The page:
Tuesday, May 15, 2012

New Space

Last year I walked away from a regimented life of work and graduate school for a trip around the world. I left routine for wonder. I knew my semester-long journey would change me, but I had no idea it would send my previous life away for good. In addition to reaching the end of a wanderlust lover’s greatest dream, I also had the agonizing task of saying goodbye to my father. None of my life resembled what I left. I had traveled to fourteen countries in four months, but nothing felt as foreign as my return home. Everything was so different that I felt lost in the change. I wondered where I was and who I was in the new space.

Who we are is not where we live, where we work, nor is it solely wrapped up in the people in our lives. Who we are is the internal voice that is present at home, at work, and in the company of loved ones—and not-so-loved ones. We often get so focused on our day-to-day activities that who we are goes unheard. We can be so preoccupied performing roles and playing into expectations that who we are is silenced. Ironically, it is in unchartered territory that we are successful in discovering our most authentic self.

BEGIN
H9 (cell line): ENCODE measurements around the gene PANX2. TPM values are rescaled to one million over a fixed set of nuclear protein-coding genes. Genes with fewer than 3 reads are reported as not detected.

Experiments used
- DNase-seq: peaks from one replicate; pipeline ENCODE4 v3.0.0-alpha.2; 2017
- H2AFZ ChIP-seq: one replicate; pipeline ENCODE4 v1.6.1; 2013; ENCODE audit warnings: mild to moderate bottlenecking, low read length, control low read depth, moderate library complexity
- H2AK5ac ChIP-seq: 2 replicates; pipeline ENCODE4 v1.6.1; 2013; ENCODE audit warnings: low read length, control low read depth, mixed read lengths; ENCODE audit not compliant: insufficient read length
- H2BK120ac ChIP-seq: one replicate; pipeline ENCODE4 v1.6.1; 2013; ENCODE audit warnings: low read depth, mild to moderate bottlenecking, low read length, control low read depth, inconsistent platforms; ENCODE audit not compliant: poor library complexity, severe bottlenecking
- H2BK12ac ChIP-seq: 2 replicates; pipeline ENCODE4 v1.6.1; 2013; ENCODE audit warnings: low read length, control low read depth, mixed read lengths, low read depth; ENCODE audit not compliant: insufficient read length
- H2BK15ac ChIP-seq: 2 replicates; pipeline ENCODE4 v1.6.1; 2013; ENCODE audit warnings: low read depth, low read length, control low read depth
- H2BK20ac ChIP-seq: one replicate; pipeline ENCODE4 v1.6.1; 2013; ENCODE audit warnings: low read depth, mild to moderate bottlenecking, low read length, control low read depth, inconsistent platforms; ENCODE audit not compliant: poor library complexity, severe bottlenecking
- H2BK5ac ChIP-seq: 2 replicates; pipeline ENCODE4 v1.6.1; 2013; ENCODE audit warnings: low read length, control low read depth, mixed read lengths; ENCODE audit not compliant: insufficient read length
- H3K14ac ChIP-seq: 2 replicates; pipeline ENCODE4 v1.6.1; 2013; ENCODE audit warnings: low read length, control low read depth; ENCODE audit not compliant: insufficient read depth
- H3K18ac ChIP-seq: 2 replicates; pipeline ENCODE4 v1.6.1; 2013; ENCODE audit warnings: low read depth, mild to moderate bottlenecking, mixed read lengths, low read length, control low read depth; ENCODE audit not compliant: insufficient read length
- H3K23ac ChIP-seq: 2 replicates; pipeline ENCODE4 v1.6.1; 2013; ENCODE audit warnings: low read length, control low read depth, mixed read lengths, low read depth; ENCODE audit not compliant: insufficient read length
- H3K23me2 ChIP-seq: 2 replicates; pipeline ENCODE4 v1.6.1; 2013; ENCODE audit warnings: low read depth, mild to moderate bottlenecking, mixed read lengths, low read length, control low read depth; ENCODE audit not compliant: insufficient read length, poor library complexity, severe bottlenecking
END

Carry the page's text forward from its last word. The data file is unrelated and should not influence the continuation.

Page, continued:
My life didn’t feel familiar, but the comfort of familiarity is the enemy of growth. Wading in the contentment of routine ushers in complacency and erodes motivation. This period of uncertainty and partial seclusion has been uncomfortable, challenging, and difficult, but it has also been freeing, insightful, and inspiring. I once longed for my routine, but I now love my deeper understanding and appreciation of independence. I hoped my relationships would remain the same, yet if they had, I wouldn't have been as grateful for the unexpected sources of support that have become my daily rays of sunshine. I initially wanted to recreate the life I left, but I have grown more driven to produce a life I wouldn’t dream of leaving. My life changes demanded me to change my life. I was never lost in the new space, I simply needed to grow in order to operate in it.

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